Where's The Whole Grain In Most Of Our Wheat Bread?
We've all heard the advice to eat more whole grains, and cut back on refined starches.
And there's good reason. Compared with a diet heavy on refined grains, like white flour, a diet rich in whole grains — which includes everything from brown rice to steel-cut oats to farro — is linked to lower rates of heart disease, certain cancers and Type 2 diabetes.
So when it comes to choosing bread, experts say, you want to move away from the white loaves in the grocery aisle. That's because white flour is a high-glycemic food — like sugar.
"That white bread is going to digest much more quickly, leading to a surge and crash in blood sugar that may stimulate hunger later in the meal, but also raise risk for diabetes and heart disease," says physician David Ludwig of Boston Children's Hospital. (As I reported in a recent series on fat, refined carbohydrates like white flour can worsen blood cholesterol levels compared with saturated fat.)
But when you start looking for alternatives, it's worth noting that not all loaves labeled "whole grain" or "whole wheat" are created equal. And that's because wheat is milled in different ways.
Most wheat is processed into refined flour. That means its three main components are separated out. The starchy endosperm ends up as the flour. The germ and bran are discarded and used for other things.
Many whole wheat and whole grain breads are made from this kind of flour — with some or all of the bran and wheat germ added back. Technically, as long as the three parts are present in the flour in the same relative proportions as in the intact grain, it's considered a whole grain. (Here's the official guidance from the Food and Drug Administration.)
But wheat can also be milled in a way that leaves fragments of the whole grain intact — think traditional grinding stones. And there's a difference between how your body metabolizes grains that are still intact, and grains that have been refined and reassembled.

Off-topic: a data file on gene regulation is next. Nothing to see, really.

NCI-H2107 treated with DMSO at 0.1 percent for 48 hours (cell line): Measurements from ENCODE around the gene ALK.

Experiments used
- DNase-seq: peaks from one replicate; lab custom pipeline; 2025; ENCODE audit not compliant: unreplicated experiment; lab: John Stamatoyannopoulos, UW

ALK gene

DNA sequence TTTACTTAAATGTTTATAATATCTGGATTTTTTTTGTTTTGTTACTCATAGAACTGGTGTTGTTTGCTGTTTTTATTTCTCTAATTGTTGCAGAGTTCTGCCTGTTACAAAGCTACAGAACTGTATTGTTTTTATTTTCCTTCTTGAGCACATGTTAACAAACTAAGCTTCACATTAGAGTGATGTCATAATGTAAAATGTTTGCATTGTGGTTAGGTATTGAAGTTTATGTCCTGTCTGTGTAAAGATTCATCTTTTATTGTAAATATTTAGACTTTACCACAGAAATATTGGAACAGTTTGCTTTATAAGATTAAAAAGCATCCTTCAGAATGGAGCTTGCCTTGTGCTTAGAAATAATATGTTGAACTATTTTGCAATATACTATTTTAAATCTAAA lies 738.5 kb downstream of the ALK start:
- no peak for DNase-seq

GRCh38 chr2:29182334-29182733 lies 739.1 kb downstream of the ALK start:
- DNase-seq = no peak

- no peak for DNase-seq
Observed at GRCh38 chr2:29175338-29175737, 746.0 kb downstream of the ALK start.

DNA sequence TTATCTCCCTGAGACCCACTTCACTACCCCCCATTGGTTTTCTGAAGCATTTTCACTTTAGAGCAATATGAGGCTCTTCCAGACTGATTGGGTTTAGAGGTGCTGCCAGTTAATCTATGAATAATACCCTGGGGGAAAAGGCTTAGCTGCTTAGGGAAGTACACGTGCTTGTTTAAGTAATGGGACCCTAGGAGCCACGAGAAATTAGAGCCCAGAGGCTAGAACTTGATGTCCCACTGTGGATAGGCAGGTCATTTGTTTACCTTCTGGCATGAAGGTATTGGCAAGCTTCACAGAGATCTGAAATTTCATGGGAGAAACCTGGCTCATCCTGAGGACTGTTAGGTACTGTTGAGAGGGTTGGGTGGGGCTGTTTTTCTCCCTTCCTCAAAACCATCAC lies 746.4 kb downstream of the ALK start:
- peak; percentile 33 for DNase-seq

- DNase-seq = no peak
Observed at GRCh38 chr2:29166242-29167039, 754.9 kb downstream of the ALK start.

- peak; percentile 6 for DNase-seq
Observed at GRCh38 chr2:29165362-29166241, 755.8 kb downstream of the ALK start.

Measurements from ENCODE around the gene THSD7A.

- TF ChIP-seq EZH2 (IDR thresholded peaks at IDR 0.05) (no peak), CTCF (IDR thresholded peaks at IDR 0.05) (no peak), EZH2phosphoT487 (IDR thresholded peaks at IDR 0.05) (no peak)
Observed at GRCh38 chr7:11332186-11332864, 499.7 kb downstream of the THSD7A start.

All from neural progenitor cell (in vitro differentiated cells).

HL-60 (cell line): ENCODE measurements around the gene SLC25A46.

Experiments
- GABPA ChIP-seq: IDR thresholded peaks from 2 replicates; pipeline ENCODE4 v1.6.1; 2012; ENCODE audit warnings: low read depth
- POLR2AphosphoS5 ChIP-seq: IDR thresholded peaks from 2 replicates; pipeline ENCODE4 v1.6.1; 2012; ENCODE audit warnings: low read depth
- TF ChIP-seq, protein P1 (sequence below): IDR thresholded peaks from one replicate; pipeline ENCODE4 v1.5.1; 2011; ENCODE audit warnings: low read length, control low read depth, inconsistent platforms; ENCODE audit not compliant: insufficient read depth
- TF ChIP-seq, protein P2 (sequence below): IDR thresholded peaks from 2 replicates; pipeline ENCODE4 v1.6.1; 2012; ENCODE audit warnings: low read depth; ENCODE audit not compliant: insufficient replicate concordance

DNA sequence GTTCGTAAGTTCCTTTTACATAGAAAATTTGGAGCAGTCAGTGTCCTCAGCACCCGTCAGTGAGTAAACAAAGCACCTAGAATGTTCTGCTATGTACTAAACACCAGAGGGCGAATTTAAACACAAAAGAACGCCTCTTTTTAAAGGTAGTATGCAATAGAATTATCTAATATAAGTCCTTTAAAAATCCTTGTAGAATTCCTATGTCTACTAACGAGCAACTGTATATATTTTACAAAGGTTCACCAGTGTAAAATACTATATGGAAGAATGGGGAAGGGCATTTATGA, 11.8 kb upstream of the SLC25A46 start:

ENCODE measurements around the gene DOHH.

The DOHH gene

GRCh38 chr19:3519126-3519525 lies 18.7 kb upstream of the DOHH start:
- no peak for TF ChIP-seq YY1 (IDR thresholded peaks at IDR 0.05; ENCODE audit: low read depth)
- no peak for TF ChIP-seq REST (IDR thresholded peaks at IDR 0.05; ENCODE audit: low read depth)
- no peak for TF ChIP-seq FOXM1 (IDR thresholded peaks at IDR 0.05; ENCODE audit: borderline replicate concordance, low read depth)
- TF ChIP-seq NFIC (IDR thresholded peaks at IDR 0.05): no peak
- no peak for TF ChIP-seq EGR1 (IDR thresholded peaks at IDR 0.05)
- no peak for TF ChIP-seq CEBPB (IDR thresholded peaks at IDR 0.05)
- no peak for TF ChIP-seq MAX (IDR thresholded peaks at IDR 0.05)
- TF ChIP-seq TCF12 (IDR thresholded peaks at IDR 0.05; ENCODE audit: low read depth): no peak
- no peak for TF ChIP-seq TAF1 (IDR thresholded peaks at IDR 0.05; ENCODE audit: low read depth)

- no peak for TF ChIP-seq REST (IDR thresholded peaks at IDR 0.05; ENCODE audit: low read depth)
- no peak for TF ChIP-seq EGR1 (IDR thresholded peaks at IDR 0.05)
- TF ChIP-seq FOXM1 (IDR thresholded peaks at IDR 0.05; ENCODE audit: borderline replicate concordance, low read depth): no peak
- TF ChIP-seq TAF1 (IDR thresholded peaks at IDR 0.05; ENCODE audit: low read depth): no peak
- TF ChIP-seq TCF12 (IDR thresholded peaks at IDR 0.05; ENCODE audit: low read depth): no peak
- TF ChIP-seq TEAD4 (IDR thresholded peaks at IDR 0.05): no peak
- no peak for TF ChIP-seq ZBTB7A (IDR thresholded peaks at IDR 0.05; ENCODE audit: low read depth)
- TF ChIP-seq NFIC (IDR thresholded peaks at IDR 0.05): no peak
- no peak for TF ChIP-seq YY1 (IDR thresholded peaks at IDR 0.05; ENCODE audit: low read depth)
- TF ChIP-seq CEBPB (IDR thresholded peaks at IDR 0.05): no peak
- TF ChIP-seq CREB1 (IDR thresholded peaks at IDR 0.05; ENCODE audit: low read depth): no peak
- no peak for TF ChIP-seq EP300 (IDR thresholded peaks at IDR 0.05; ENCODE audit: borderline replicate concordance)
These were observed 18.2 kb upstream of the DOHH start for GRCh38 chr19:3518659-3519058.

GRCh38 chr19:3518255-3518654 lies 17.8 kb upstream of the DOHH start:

Experts say it's certainly better to opt for any kind of whole grain loaf over white bread. But if bread lovers want to put the brakes on the rise and fall in blood sugar, perhaps the best options are loaves that contain chunks of grain still intact — like bits of wheat kernel, rye or millet.
Often, when it comes to processing foods, "less is more," Ludwig tells us.
"Whole foods, minimally processed foods, certainly whole grains, take awhile to digest. They have to travel down the intestinal tract, and the sugars are slowly absorbed out of that whole grain so that blood sugar and insulin levels rise only modestly," he says.
He points to one small study published back in the late 1980s where researchers found that increasing the proportion of whole grains or coarse cracked wheat in breads led to a more favorable glucose response in people with diabetes.
And over the long term, eating whole grains instead of highly refined grains may help reduce the risk of Type 2 diabetes.
Artisanal bakers like Dan Gottfredson, who operates a Great Harvest Bread Co. bakery in Rockville, Md., is well aware of the trend toward more whole foods. And, he says, bread fits into this trend.
So it's not a surprise that his best-selling breads of the day are crunchy, high-fiber loaves, such as his whole wheat Dakota bread, which is loaded with sunflower seeds, pumpkin seeds and whole-grain millet.
If you listen to my story, you'll hear that increasingly there are more whole grain options in the grocery aisle, too. Examples include 12-grain breads, rye breads or loaves topped with cracked oats.
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